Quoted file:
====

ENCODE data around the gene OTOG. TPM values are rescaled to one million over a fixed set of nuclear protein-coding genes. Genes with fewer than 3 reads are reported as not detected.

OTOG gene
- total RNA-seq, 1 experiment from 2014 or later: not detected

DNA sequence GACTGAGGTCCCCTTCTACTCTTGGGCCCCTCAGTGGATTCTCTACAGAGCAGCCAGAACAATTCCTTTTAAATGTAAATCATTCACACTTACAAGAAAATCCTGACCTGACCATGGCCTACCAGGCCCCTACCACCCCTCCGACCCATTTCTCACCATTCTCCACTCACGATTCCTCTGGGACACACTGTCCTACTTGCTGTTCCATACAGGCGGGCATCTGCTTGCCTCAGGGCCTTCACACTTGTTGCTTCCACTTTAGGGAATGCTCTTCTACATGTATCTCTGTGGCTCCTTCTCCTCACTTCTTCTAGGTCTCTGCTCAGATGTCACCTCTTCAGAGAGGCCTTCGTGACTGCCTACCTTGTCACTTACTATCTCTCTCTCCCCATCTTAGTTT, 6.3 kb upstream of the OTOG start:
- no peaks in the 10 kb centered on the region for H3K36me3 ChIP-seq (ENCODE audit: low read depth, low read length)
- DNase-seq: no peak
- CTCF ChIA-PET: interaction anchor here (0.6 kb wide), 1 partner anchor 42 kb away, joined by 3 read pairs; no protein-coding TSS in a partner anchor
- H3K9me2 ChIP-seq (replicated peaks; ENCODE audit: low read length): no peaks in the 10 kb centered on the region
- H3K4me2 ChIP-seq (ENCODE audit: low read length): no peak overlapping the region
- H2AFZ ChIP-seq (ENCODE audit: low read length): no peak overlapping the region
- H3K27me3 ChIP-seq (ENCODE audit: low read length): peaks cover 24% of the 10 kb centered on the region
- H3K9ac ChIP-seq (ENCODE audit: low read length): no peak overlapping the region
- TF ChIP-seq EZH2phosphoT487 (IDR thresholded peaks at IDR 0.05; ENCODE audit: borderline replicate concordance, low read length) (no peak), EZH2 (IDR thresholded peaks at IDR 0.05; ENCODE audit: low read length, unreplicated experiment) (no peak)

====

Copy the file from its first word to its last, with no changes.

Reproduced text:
ENCODE data around the gene OTOG. TPM values are rescaled to one million over a fixed set of nuclear protein-coding genes. Genes with fewer than 3 reads are reported as not detected.

OTOG gene
- total RNA-seq, 1 experiment from 2014 or later: not detected

DNA sequence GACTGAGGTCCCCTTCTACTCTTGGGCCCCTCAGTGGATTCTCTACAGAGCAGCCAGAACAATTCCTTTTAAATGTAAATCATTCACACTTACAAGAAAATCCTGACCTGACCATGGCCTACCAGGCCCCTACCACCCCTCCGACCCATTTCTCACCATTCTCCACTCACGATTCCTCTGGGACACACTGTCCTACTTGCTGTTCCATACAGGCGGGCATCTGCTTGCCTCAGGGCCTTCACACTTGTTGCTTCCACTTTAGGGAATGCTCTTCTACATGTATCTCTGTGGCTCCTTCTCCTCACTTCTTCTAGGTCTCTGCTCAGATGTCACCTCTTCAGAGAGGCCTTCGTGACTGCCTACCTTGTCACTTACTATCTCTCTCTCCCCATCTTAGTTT, 6.3 kb upstream of the OTOG start:
- no peaks in the 10 kb centered on the region for H3K36me3 ChIP-seq (ENCODE audit: low read depth, low read length)
- DNase-seq: no peak
- CTCF ChIA-PET: interaction anchor here (0.6 kb wide), 1 partner anchor 42 kb away, joined by 3 read pairs; no protein-coding TSS in a partner anchor
- H3K9me2 ChIP-seq (replicated peaks; ENCODE audit: low read length): no peaks in the 10 kb centered on the region
- H3K4me2 ChIP-seq (ENCODE audit: low read length): no peak overlapping the region
- H2AFZ ChIP-seq (ENCODE audit: low read length): no peak overlapping the region
- H3K27me3 ChIP-seq (ENCODE audit: low read length): peaks cover 24% of the 10 kb centered on the region
- H3K9ac ChIP-seq (ENCODE audit: low read length): no peak overlapping the region
- TF ChIP-seq EZH2phosphoT487 (IDR thresholded peaks at IDR 0.05; ENCODE audit: borderline replicate concordance, low read length) (no peak), EZH2 (IDR thresholded peaks at IDR 0.05; ENCODE audit: low read length, unreplicated experiment) (no peak)